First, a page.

New Hampshire senators skipping WH event to protest Biden support for Dem primary changes

A panel of the Democratic National Committee last week backed making South Carolina the first state on the primary calendar, displacing New Hampshire.

Updated: December 5, 2022 - 6:22pm

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New Hampshire Democratic Sens. Jeanne Shaheen and Maggie Hassan will not attend the White House congressional ball on Monday over President Joe Biden's support for changes in the Democratic primary schedule that will reduce the state's influence in the process.

A panel of the Democratic National Committee last week backed making South Carolina the first state on the primary calendar, displacing New Hampshire. It also displaces Iowa as the first state in the nation in the presidential nominating process, though Iowa holds caucuses and not a presidential primary. President Joe Biden lent his support to the measure on the grounds that it would allow the party's diverse constituency to make its voice known earlier in the process, before trailing candidates might drop out.

"Too often over the past fifty years, candidates have dropped out or had their candidacies marginalized by the press and pundits because of poor performances in small states early in the process before voters of color cast a vote," he said.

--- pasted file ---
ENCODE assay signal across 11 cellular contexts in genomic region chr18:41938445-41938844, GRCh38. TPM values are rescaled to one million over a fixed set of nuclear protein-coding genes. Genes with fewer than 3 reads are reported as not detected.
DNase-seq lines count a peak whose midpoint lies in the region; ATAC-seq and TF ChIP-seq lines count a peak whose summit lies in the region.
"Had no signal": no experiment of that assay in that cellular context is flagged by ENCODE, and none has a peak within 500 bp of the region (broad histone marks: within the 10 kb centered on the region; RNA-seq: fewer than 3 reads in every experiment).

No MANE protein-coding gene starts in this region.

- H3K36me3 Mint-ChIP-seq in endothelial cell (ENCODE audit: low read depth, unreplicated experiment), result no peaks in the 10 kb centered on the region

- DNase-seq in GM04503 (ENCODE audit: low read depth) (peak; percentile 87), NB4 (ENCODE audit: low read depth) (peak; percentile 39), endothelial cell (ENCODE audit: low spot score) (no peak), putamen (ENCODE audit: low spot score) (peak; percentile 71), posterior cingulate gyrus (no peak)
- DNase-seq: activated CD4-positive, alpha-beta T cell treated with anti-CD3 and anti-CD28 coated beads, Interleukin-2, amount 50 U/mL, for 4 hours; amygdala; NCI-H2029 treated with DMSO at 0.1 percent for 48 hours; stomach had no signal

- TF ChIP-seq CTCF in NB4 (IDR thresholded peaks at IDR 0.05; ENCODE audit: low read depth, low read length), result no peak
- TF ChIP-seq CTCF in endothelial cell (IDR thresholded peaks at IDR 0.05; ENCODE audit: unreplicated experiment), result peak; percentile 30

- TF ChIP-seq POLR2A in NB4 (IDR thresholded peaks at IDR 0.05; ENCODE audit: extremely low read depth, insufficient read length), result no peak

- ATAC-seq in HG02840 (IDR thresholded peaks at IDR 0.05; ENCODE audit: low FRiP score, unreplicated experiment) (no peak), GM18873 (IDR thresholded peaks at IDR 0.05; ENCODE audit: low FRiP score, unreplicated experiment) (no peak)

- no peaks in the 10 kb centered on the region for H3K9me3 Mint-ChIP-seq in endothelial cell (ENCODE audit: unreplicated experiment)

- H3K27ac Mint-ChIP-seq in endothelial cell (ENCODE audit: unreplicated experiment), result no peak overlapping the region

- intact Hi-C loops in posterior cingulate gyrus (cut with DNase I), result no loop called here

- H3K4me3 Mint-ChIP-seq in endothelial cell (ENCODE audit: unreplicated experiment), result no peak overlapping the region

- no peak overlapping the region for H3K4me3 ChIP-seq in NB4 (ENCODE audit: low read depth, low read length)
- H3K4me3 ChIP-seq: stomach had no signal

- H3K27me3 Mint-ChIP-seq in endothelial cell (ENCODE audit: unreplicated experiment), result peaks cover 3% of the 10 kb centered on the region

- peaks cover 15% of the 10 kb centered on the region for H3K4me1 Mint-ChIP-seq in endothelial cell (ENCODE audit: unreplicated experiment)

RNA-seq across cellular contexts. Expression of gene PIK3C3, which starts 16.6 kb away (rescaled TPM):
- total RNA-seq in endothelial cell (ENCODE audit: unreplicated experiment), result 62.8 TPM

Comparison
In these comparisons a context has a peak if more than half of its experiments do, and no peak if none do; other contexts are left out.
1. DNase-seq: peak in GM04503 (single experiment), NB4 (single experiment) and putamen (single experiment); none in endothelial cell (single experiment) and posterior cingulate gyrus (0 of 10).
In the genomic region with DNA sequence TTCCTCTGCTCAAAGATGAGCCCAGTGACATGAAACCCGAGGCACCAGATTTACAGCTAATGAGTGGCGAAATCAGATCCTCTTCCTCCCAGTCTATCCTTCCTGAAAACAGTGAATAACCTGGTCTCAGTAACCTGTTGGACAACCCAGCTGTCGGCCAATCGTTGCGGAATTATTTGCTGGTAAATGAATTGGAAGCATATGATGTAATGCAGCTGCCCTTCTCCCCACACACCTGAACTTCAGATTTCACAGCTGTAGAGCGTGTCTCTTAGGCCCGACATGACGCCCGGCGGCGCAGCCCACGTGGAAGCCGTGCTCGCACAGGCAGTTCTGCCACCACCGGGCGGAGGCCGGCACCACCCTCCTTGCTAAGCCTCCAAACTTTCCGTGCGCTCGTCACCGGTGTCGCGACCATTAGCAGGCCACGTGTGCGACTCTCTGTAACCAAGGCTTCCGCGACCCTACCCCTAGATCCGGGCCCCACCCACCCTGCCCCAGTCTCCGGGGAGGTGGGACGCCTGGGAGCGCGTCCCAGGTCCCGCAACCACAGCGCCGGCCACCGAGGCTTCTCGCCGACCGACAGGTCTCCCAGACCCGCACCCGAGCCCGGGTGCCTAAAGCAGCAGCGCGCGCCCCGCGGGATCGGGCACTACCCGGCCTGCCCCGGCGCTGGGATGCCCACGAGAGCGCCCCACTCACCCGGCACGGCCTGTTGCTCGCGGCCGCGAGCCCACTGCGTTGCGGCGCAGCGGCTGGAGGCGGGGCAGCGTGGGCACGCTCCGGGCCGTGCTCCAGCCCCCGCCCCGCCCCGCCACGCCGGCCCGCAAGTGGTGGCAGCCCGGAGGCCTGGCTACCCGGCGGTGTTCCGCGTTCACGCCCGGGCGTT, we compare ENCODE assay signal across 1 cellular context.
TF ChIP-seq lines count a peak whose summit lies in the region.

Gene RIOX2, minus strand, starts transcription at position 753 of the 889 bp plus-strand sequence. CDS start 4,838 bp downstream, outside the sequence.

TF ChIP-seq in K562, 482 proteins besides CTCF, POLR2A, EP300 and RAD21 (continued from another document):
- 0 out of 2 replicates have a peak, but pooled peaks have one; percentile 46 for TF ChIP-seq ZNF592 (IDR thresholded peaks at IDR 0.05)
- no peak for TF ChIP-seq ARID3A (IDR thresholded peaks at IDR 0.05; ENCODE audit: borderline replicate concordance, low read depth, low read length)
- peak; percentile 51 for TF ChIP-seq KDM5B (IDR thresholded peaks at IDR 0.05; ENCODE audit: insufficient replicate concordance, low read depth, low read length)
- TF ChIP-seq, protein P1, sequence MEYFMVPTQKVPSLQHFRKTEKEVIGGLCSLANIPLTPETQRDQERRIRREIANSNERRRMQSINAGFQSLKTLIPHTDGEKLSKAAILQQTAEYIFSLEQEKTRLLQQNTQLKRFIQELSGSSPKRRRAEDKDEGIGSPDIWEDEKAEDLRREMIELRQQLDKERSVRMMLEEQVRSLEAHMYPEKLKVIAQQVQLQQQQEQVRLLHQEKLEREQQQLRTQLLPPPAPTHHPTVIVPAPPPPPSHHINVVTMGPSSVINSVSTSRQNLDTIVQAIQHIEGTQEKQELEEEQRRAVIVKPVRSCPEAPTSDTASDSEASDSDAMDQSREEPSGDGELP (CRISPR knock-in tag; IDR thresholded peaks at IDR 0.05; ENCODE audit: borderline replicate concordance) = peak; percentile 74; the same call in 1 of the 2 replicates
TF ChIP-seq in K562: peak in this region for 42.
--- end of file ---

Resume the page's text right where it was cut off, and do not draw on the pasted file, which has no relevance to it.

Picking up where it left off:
The plan still needs final approval at the next full DNC meeting, though New Hampshire's lawmakers worry that its likely implementation will bolster Republicans in their state.

"As Senator Shaheen has said, the President's proposal unnecessarily makes Democrats in New Hampshire, from the top to the bottom of the ticket, vulnerable in 2024," a Shaheen spokesperson told The Hill. "This did not have to be a mutually exclusive decision – he could have advanced a more diverse state to an earlier date, while maintaining New Hampshire as the first primary election."

"Instead, New Hampshire Republicans were gifted the political fodder they've been waiting for to target Democrats and dissuade Independents from backing Democrats in pivotal local, state and federal elections," the spokesperson continued.

Hassan's office also confirmed that she would not attend on Monday evening. The senator previously highlighted her state's advantages to trailing candidates as a small state, saying "[b]ecause of our state's small size, candidates from all walks of life — not just the ones with the largest war chests — are able to compete and engage in the unique retail politics that are a hallmark of our state."

"This ensures that candidates are battle-tested and ready to compete for our nation's highest office," she wrote, per the outlet. "We will always hold the First in the Nation Primary, and this status is independent of the President's proposal or any political organization."

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